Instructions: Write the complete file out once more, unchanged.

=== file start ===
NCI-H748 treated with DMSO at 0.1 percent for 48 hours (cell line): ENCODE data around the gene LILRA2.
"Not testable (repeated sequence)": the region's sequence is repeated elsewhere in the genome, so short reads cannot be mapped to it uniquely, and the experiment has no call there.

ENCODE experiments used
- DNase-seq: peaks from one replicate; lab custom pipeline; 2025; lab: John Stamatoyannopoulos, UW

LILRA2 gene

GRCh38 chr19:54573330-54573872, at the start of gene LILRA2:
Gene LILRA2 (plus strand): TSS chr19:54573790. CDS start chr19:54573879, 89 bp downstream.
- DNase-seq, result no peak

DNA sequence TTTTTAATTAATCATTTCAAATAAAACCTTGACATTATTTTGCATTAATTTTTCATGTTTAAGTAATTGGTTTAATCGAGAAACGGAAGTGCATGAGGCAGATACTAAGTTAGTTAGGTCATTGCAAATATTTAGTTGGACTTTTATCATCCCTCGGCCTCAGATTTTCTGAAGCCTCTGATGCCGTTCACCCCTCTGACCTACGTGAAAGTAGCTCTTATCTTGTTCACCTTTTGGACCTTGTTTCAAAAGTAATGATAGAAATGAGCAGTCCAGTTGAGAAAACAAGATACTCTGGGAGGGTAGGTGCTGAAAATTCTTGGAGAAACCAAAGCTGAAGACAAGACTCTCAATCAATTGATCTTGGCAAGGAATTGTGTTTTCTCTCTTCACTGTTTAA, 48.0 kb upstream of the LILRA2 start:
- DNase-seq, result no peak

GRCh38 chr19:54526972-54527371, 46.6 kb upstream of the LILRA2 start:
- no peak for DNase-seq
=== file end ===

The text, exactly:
NCI-H748 treated with DMSO at 0.1 percent for 48 hours (cell line): ENCODE data around the gene LILRA2.
"Not testable (repeated sequence)": the region's sequence is repeated elsewhere in the genome, so short reads cannot be mapped to it uniquely, and the experiment has no call there.

ENCODE experiments used
- DNase-seq: peaks from one replicate; lab custom pipeline; 2025; lab: John Stamatoyannopoulos, UW

LILRA2 gene

GRCh38 chr19:54573330-54573872, at the start of gene LILRA2:
Gene LILRA2 (plus strand): TSS chr19:54573790. CDS start chr19:54573879, 89 bp downstream.
- DNase-seq, result no peak

DNA sequence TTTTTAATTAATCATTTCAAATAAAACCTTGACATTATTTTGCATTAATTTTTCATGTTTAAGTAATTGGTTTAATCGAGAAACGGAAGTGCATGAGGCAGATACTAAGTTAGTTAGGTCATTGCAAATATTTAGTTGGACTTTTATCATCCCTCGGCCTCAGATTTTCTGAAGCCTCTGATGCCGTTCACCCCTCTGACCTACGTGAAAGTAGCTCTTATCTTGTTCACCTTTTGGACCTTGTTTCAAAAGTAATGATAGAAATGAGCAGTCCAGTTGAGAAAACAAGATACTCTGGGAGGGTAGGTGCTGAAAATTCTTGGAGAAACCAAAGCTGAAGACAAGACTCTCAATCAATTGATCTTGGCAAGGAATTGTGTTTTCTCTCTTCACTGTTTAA, 48.0 kb upstream of the LILRA2 start:
- DNase-seq, result no peak

GRCh38 chr19:54526972-54527371, 46.6 kb upstream of the LILRA2 start:
- no peak for DNase-seq